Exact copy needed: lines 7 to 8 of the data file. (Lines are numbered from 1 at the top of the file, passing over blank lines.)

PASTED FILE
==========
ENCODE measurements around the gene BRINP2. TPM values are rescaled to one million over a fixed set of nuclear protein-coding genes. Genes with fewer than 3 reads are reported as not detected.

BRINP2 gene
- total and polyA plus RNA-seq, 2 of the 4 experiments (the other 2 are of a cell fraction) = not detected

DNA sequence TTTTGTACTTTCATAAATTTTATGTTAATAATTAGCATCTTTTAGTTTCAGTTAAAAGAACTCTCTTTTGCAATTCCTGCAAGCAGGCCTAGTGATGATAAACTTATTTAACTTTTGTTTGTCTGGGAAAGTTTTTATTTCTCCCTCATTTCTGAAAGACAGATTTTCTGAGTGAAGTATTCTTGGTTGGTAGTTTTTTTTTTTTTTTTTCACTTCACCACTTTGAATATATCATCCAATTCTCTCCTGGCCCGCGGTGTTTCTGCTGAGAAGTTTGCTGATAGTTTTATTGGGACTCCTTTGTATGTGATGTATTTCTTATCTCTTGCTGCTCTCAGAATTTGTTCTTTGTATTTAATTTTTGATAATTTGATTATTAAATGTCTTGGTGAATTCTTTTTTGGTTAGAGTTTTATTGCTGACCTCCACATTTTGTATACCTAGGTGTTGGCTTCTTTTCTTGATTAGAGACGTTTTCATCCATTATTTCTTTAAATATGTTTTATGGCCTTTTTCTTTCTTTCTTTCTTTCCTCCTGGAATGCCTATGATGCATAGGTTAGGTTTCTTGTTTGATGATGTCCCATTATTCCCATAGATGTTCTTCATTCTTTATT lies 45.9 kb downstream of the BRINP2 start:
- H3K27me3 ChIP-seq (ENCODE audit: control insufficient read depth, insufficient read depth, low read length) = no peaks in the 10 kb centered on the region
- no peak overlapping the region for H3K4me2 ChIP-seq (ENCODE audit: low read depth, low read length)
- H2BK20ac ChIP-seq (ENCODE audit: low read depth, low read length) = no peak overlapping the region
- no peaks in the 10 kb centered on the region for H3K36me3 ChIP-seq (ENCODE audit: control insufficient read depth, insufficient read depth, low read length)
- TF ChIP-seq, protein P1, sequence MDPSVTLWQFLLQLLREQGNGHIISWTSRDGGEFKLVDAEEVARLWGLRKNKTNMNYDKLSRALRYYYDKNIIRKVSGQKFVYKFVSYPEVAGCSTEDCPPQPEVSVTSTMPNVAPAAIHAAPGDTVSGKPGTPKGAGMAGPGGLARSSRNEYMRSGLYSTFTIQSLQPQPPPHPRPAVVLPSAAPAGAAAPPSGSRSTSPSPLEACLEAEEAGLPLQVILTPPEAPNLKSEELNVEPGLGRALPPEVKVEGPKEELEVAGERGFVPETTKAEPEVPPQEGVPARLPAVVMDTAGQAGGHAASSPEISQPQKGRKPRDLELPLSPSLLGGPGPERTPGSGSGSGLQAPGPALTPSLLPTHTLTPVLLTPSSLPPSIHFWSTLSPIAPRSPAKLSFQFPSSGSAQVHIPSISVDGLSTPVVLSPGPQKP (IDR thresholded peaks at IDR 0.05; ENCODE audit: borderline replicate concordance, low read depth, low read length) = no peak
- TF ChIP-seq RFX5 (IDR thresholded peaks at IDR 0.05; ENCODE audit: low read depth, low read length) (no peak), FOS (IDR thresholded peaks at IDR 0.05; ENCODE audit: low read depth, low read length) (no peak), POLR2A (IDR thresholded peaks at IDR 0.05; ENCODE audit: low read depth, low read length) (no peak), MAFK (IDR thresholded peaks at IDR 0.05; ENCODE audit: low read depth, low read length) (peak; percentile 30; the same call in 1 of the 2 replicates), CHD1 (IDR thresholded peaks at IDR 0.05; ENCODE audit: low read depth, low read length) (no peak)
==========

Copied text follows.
- H2BK20ac ChIP-seq (ENCODE audit: low read depth, low read length) = no peak overlapping the region
- no peaks in the 10 kb centered on the region for H3K36me3 ChIP-seq (ENCODE audit: control insufficient read depth, insufficient read depth, low read length)